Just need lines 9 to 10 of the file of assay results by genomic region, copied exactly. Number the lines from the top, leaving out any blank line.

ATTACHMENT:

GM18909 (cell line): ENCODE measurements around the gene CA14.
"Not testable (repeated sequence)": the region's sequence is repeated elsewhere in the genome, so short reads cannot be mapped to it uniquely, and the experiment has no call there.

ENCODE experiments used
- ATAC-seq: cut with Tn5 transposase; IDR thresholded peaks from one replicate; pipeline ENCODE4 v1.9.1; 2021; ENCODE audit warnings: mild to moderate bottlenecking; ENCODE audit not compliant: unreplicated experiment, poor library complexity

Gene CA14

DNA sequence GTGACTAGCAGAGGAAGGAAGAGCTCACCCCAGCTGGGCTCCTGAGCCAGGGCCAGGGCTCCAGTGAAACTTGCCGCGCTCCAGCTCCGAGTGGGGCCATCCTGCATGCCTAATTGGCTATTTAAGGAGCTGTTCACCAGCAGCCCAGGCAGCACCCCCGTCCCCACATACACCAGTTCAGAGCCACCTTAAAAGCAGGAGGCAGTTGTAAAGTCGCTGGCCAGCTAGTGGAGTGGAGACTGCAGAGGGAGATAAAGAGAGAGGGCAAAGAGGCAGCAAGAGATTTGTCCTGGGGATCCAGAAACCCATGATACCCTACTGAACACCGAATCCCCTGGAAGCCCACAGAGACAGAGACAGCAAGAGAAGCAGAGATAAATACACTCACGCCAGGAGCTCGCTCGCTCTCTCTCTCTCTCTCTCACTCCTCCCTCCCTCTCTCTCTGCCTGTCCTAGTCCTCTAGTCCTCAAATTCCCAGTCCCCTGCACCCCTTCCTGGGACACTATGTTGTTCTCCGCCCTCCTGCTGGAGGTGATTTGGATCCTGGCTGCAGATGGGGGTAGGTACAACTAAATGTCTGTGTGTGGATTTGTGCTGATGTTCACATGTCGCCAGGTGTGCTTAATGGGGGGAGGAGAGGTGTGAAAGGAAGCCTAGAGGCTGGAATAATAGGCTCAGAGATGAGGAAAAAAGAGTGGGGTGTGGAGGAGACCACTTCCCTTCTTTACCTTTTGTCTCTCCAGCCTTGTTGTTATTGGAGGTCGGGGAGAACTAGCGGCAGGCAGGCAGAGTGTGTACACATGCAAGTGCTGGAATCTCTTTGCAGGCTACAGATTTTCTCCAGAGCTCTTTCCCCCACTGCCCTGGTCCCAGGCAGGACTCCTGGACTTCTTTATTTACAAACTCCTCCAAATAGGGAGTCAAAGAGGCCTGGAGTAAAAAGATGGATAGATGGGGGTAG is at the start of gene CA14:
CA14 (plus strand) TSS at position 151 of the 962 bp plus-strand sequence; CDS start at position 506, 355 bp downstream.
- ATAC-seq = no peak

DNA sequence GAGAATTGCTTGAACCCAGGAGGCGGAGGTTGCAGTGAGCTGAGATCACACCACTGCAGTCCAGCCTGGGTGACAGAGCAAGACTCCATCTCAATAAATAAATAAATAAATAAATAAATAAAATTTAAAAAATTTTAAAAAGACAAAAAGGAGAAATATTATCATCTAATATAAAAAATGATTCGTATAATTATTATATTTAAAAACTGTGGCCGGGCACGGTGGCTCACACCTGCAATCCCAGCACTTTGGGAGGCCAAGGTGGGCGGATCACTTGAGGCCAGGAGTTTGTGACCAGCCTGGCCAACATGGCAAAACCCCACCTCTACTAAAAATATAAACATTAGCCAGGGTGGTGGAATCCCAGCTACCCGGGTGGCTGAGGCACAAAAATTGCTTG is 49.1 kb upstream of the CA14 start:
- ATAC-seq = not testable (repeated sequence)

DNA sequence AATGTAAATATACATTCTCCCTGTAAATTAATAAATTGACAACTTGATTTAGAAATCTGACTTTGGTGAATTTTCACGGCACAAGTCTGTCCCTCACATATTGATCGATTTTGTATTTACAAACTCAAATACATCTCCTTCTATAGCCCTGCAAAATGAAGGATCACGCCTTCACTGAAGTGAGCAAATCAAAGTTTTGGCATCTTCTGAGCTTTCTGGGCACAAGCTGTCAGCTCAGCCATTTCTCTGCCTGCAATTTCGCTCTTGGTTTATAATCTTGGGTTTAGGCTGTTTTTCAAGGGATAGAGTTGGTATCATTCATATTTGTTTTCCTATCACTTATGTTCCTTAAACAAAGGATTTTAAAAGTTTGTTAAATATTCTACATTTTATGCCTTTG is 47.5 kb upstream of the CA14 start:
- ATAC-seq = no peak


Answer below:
DNA sequence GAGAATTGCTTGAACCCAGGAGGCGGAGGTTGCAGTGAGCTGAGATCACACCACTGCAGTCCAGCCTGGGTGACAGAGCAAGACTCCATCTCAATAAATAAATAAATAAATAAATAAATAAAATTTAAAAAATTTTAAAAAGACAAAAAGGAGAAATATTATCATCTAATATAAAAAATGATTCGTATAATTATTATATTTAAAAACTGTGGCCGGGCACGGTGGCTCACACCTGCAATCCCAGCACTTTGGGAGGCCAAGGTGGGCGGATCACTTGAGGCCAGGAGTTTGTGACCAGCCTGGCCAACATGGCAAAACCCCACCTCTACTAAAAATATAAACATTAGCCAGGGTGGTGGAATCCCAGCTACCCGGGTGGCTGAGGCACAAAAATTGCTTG is 49.1 kb upstream of the CA14 start:
- ATAC-seq = not testable (repeated sequence)